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Hammil v. Rickel Manufacturing Corp.

decided: October 11, 1983.

CHARLES H. HAMMIL D/B/A HAMMIL EQUIPMENT COMPANY AND BROWNTOWN MILL, INC., PLAINTIFFS-APPELLANTS, CROSS-APPELLEES,
v.
RICKEL MANUFACTURING CORPORATION, DEFENDANT-APPELLEE, CROSS-APPELLANT



Appeal from the United States District Court for the Western District of Wisconsin. No. 79-C-77 W.D. -- Robert W. Warren, Judge.

Cummings, Chief Judge, Eschbach, Circuit Judge, and Neaher, Senior District Judge.*fn*

Author: Cummings

CUMMINGS, Chief Judge.

On January 9, 1979, Charles H. Hammil, doing business as Hammil Equipment Company (HEC), and Browntown Mill, Inc., a Wisconsin corporation located in Milton, Wisconsin, sued Rickel Manufacturing Corporation (RMC), a Kansas corporation located in Kansas City, Missouri.*fn1 Defendant and HEC, a division of Browntown Mill, Inc., entered into a dealership agreement on June 1, 1976, entitling that division to distribute defendant's goods. After one year either party was entitled to terminate the agreement on 30 days' notice. On October 14, 1977, the defendant terminated the dealership, effective February 1, 1978. The plaintiffs charged that the termination was without good cause and that the notice of termination was defective in that it was unconditional and failed to provide a time period within which they could rectify any claimed deficiency. They sought $1,000,000 in damages plus costs and attorneys' fees and requested a jury trial. Defendant's answer asserted that (1) the contract was properly terminated under Kansas law, which was the law specified in the contract, (2) plaintiffs failed to mitigate damages, (3) plaintiffs defaulted in payments under the contract, (4) plaintiffs failed to submit appropriate financial documents and (5) plaintiffs failed to pursue the promotion and sale of defendant's products with their best efforts.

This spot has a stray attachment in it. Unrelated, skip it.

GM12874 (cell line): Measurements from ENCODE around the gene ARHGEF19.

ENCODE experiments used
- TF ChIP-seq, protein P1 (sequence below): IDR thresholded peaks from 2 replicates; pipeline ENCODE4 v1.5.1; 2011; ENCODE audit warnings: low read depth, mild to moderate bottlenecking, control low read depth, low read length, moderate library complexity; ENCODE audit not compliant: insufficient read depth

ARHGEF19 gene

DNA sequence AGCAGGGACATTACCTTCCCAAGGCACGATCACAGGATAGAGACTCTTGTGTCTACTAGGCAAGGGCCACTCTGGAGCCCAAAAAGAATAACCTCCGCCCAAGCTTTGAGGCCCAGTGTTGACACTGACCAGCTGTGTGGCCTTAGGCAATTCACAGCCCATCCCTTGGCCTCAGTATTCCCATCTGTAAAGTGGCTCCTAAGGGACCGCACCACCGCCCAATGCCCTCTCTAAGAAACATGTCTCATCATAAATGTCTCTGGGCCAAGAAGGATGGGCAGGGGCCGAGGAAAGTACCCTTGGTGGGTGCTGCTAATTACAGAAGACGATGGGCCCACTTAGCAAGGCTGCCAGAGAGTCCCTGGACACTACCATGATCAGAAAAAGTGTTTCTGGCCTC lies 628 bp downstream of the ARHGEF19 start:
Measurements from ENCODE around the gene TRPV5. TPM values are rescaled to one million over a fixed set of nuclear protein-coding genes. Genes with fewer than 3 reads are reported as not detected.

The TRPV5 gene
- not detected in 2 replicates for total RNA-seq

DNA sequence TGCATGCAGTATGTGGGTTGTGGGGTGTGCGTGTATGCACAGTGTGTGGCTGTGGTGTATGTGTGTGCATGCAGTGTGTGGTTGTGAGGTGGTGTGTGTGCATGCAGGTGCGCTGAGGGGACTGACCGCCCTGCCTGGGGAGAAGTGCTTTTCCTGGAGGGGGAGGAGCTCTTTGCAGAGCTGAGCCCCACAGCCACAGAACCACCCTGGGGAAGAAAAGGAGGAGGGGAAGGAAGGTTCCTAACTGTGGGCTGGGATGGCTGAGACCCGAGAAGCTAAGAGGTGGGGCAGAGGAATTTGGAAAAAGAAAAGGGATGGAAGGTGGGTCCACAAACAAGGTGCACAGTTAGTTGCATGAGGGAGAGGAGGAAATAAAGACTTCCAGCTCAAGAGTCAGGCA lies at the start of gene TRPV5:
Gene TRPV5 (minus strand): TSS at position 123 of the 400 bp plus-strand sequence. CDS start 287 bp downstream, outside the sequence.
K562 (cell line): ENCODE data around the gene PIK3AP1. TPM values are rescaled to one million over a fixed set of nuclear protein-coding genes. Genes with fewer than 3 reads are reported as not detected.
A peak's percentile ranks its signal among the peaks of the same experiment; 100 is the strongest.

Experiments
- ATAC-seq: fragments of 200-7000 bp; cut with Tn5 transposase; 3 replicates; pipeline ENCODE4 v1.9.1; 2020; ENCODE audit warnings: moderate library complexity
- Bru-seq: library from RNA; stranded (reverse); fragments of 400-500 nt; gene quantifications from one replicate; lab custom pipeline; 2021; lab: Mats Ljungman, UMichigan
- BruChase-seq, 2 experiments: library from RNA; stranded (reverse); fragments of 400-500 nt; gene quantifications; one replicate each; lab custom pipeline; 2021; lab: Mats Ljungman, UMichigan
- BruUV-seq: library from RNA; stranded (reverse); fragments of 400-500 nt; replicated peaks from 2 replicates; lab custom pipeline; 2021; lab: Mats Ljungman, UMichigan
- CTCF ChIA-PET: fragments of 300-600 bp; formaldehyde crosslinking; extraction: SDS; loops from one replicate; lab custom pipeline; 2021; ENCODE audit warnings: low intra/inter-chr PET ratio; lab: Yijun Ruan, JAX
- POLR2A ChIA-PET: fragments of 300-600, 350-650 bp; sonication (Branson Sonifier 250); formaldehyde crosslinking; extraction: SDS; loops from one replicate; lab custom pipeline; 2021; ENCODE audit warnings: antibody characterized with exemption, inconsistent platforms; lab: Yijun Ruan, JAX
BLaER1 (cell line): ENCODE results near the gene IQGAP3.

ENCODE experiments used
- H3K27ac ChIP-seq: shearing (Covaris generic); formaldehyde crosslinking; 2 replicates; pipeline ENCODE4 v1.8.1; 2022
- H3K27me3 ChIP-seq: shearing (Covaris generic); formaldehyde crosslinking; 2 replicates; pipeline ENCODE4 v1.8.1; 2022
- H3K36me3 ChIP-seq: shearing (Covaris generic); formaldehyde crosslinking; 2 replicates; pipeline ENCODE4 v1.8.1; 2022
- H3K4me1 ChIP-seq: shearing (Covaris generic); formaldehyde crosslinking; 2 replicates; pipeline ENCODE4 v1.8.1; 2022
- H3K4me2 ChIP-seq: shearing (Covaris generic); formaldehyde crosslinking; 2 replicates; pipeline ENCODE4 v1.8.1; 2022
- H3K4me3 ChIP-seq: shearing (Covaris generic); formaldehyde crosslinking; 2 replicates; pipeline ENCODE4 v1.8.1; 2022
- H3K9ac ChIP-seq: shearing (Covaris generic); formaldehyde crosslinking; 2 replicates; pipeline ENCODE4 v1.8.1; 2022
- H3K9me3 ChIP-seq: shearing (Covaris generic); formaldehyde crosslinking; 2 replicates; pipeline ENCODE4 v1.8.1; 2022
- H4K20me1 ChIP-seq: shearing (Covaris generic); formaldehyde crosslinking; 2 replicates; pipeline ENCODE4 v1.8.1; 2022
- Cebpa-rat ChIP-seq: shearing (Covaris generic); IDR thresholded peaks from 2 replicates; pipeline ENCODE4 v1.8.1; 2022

In an amended answer, defendant asserted the following additional affirmative defenses: (1) failure to take action called for in the notice of termination and to comply with the contract, thus estopping plaintiffs from suit, (2) insolvency*fn2 at time of notice, which, under the Wisconsin Fair Dealership Law (WFDL), estopped plaintiffs from proceeding, (3) bar of one-year statute of limitations, (4) waiver and (5) failure to state a claim. Next defendant moved for partial summary judgment, urging that Kansas law was applicable rather than the WFDL. Subsequently defendant moved for judgment on the pleadings and for summary judgment (1) because of the one-year statute of limitations contained in Wisconsin Statute § 893.93(3)(b) and (2) because the dealership agreement gave defendant an immediate right to terminate without liability therefor.